Dear pet owners, can you help? My Yorkie won't wear a leash, play fetch or discuss 1970s' fashion – Susan Morrison

Popped down to Eyemouth for a few days of sun, sea and sand.
Why can't husbands learn to play fetch, wonders Susan Morrison (Picture: Carl Court/Getty Images)Why can't husbands learn to play fetch, wonders Susan Morrison (Picture: Carl Court/Getty Images)
Why can't husbands learn to play fetch, wonders Susan Morrison (Picture: Carl Court/Getty Images)

To quote Meatloaf, two out of three ain’t bad. Well, 2.5 really. There is a beach, there is the sea and, as Scots like to say, we were lucky with the weather, which means it didn’t rain that much and the wind was mainly just below force 10.

We didn’t care. We’d packed sunscreen and anoraks.

We also packed walking shoes. During the recent Unpleasantness, I took it upon myself to ensure that my Yorkshire husband received sufficient daily exercise according to breed, weight and age.

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I approached this scientifically. If you look up “how much exercise does a dachshund need?”, you'll get a swift answer. It’s about an hour, since you ask. Sadly, there’s no exact figure for post-60 Yorkshiremen, but I based it on a labrador and got 80 minutes.

The guidelines were very helpful. They suggested “good quality interaction”, “fun activities, like throwing sticks or balls” and a “plentiful supply of treats”. There was mention of “lots of praise”, but I thought that a step too far.

Obviously, he’s not on a leash. That's quite a different activity and one I leave to Tory MPs and people who frequent strange clubs in Manchester.

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The quality interaction bit is relatively straightforward. I talk, he listens. Well, what I mean is, he doesn’t say anything. He used to ask me questions about something I said earlier in the day. I took that as a sign.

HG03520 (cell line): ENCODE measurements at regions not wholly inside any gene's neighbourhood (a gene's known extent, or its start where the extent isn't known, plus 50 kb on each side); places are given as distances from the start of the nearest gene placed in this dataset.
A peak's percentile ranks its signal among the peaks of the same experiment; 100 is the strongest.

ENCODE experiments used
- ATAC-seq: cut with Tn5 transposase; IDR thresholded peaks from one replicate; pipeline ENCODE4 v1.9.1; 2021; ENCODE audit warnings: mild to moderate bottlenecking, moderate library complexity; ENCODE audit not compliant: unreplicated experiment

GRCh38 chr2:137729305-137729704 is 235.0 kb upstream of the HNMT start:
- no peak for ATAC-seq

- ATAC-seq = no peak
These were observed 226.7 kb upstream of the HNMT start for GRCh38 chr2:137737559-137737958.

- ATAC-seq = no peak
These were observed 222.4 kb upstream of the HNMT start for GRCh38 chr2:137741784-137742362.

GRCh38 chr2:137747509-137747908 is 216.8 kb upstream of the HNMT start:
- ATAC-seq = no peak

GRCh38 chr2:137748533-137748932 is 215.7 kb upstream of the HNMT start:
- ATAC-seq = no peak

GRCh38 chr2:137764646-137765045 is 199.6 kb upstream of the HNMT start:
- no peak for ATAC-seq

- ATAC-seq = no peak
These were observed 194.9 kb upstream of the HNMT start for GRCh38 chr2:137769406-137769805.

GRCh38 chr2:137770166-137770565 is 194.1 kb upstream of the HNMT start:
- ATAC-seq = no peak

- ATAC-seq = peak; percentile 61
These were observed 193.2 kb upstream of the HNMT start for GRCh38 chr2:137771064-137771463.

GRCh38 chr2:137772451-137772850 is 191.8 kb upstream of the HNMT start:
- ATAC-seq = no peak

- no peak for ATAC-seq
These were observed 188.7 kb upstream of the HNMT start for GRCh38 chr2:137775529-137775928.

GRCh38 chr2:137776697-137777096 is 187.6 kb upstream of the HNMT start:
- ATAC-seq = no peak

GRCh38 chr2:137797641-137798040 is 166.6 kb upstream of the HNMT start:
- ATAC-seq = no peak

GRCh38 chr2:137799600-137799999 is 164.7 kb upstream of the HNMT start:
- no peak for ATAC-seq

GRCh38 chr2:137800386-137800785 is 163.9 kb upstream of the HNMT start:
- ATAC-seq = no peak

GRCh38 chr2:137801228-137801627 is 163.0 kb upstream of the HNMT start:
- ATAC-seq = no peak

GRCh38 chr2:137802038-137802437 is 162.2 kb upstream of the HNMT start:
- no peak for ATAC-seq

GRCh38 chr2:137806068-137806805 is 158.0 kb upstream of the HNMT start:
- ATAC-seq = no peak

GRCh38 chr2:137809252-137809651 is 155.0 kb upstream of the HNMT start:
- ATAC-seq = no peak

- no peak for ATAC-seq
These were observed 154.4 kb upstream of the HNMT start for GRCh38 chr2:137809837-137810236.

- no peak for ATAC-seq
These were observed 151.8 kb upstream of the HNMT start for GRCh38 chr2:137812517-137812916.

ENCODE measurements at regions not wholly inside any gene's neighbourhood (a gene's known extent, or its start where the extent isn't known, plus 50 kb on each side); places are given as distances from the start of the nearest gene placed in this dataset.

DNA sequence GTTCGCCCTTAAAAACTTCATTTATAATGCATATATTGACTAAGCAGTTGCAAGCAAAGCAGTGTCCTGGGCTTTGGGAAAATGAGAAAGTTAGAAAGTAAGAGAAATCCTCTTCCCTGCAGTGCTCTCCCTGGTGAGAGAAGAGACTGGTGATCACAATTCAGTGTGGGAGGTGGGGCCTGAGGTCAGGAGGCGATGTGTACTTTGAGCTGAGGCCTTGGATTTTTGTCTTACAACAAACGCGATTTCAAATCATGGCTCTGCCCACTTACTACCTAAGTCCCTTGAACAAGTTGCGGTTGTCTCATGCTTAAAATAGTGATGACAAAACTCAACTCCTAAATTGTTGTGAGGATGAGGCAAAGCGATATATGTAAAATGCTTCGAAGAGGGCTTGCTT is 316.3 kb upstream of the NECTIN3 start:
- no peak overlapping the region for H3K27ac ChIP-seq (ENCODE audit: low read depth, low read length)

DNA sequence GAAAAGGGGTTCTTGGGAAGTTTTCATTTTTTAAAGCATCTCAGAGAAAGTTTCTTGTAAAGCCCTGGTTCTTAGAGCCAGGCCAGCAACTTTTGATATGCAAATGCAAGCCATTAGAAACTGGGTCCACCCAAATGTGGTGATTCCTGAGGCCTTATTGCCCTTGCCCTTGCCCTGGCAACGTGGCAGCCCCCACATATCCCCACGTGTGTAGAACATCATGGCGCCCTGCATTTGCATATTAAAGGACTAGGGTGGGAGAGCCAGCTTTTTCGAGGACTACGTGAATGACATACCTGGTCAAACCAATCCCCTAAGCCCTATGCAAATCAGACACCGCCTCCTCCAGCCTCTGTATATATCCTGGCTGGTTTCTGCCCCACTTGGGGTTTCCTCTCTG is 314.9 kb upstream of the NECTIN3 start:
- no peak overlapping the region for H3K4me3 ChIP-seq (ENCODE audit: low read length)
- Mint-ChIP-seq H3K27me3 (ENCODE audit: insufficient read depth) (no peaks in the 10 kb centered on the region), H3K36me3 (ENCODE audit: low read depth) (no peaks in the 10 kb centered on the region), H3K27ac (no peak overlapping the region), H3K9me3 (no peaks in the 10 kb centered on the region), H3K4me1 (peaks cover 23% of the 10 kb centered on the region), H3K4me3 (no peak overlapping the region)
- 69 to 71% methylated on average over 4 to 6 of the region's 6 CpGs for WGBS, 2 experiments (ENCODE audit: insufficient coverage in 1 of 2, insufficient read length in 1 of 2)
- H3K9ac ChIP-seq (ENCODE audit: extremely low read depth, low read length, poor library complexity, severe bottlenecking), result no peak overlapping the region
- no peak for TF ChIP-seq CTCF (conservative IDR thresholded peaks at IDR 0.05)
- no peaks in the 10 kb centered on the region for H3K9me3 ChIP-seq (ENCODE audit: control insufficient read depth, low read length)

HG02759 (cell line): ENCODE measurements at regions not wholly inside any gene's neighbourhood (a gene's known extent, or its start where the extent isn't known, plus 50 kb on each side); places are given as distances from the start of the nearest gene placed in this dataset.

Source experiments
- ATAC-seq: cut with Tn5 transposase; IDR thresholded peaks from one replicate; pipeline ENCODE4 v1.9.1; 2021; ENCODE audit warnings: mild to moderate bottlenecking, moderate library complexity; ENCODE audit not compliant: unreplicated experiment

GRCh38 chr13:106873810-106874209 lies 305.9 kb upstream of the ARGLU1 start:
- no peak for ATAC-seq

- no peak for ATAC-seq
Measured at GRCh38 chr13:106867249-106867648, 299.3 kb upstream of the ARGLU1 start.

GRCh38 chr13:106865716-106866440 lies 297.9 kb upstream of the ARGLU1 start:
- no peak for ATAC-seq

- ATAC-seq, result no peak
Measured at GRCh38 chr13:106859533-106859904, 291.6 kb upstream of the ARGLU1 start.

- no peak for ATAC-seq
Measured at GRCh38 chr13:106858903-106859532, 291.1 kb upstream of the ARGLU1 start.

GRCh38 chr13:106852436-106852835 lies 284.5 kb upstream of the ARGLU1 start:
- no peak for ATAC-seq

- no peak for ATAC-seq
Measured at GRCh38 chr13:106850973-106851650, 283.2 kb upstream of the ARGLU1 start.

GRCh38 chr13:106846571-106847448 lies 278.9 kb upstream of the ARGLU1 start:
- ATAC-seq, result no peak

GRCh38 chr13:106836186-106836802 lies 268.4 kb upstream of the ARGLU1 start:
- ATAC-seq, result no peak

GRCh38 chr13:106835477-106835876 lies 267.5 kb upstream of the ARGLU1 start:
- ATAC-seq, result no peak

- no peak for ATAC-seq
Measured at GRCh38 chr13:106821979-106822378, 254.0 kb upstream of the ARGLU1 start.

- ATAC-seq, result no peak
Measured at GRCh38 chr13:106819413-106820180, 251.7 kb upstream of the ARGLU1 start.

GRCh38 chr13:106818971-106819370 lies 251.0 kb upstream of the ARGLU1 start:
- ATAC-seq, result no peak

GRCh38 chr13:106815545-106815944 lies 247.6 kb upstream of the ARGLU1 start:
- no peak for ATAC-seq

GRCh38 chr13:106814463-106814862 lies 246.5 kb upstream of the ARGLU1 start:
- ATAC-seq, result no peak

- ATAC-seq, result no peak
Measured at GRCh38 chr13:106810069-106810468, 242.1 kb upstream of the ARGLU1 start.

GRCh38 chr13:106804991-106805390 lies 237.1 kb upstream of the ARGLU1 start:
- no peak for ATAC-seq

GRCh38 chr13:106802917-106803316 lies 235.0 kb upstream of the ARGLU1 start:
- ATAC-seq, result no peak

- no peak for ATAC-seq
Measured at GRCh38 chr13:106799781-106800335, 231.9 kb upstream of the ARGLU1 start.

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Clearly, he’d been digesting that morsel of information until he felt ready to glean more of my insights, but then I realised he had effectively shut down his hearing in the intervening hours, and thus had missed my analysis of 1970s’ fashion trends. The man has a true gift for selective deafness.

The fun activities were a complete waste of time. I threw a stick on the beach. He asked me why I had thrown the stick. "Would he prefer it if I chucked a ball to chase?” I said.

He looked around “Who are you talking to?”

“You,” I said, “fun activity on a walk. Chasing a stick.”

‘Have you been drinking?’ he asked.

Technically, that passed for quality interaction, so I shoved a fun-sized Milky Way in his gob as a treat and said “Good boy!” I know, I gave in over the praise thing.

He has one fun activity that he pursues with a passion. The man loves a bench, and when we find that bench, it must be tested. Benchmarked, if you will.

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It must be walked around, examined. If we are lucky, there will be a wee plaque with a poignant message to “Larry, who did the tango” or to Elsie, who “loved this view”. Never got the chance to see Larry tango, but Elsie had great taste in views.

We must sit on the bench. Well, he does. I view them with suspicion. They look far too inviting for bugs that can bite, and that’s before we get onto the matter of damp rot. Who wants that in your gusset?

Wood, metal, concrete, he’s got opinions about all of them, and will expound for hours. At least, I think he does. I gave up listening ages ago. At least a labrador would chase a stick…

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